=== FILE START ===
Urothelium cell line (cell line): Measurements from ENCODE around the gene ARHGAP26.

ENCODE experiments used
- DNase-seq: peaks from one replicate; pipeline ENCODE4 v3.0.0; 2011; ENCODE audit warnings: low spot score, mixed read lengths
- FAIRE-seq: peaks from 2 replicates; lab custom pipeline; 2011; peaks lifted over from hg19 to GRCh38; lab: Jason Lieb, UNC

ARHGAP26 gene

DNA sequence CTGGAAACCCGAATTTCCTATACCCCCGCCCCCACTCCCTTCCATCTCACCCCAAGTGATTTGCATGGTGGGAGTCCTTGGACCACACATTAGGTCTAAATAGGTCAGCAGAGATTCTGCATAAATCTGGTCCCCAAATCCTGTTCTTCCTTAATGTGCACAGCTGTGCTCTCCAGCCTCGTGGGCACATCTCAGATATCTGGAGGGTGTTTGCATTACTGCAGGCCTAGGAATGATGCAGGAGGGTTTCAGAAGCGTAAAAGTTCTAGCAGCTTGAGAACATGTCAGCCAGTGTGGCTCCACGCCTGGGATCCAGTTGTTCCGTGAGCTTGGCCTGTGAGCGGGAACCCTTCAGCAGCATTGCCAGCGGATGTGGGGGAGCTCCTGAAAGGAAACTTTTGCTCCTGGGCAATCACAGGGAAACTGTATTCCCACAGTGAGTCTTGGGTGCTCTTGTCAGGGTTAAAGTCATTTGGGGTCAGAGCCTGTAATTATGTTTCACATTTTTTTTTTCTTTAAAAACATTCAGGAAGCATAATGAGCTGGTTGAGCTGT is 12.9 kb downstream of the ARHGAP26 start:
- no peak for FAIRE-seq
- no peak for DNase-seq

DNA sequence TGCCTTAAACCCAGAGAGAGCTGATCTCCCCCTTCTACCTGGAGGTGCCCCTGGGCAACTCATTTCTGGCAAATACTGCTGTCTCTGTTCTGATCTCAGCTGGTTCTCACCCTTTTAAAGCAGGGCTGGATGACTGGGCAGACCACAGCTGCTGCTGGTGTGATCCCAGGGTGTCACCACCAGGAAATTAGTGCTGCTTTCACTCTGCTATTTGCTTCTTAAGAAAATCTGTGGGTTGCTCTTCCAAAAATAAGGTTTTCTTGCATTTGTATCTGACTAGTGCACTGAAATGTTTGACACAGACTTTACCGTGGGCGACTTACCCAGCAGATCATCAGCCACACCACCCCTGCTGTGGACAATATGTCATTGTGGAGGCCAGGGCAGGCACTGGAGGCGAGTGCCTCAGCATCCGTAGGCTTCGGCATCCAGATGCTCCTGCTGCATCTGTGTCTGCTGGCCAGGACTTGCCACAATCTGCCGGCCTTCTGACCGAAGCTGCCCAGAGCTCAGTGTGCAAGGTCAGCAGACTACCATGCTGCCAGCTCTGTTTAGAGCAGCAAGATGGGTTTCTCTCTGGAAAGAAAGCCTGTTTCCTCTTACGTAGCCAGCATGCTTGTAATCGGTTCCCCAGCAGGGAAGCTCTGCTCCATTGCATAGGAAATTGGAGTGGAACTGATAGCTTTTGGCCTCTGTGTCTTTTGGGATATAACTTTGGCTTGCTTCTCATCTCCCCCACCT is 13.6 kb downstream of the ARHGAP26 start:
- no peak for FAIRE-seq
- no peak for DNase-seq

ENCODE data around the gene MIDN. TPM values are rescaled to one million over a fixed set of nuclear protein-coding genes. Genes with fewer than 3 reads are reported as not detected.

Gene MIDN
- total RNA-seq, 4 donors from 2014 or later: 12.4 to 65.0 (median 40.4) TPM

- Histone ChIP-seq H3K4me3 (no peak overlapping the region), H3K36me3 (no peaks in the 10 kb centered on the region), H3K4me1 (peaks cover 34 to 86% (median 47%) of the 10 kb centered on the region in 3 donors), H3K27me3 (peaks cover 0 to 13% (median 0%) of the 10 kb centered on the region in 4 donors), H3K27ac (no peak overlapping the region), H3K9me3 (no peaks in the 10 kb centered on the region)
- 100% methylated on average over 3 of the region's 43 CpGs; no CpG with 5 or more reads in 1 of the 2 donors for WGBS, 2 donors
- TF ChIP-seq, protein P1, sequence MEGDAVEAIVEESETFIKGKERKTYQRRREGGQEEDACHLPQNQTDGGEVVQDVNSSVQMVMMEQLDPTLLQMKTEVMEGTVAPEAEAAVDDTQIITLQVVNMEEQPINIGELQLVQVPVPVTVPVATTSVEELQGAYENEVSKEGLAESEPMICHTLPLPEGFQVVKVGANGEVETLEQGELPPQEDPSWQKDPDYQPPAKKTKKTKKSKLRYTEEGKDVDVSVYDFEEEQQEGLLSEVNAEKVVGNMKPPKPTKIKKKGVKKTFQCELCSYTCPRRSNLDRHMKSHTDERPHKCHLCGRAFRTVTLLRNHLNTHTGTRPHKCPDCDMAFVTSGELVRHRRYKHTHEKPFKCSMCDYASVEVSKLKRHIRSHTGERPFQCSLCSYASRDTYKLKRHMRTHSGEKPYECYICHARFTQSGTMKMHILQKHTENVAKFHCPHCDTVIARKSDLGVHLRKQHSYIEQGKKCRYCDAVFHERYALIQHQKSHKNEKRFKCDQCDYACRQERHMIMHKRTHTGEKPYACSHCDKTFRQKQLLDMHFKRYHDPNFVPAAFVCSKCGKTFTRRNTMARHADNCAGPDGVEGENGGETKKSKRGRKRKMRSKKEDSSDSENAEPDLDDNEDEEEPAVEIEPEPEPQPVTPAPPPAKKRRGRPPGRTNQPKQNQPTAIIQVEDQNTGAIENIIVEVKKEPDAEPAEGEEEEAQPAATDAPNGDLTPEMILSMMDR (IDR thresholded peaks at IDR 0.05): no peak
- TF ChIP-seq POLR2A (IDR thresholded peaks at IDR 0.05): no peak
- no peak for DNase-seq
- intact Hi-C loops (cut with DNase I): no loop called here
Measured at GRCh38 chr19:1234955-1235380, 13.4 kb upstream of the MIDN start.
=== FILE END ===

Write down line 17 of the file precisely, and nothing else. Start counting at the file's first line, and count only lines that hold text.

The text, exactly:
- TF ChIP-seq, protein P1, sequence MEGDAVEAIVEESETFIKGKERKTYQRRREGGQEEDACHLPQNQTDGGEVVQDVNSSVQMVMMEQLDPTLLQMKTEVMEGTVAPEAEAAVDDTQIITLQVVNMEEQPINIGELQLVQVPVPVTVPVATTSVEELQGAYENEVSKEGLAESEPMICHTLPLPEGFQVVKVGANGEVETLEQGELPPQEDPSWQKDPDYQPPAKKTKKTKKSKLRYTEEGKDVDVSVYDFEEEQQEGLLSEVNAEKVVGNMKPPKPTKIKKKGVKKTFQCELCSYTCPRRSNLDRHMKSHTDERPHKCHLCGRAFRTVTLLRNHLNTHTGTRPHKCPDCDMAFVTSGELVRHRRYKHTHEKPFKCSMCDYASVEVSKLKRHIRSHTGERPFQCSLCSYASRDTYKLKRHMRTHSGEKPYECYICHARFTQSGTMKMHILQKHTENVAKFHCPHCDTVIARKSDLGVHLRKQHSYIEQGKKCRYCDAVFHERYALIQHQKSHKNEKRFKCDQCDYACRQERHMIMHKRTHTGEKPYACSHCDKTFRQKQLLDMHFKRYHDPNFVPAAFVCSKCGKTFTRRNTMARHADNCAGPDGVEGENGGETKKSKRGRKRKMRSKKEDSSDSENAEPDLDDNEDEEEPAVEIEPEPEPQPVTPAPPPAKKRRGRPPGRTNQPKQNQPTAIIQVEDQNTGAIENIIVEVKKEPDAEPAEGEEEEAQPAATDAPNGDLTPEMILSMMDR (IDR thresholded peaks at IDR 0.05): no peak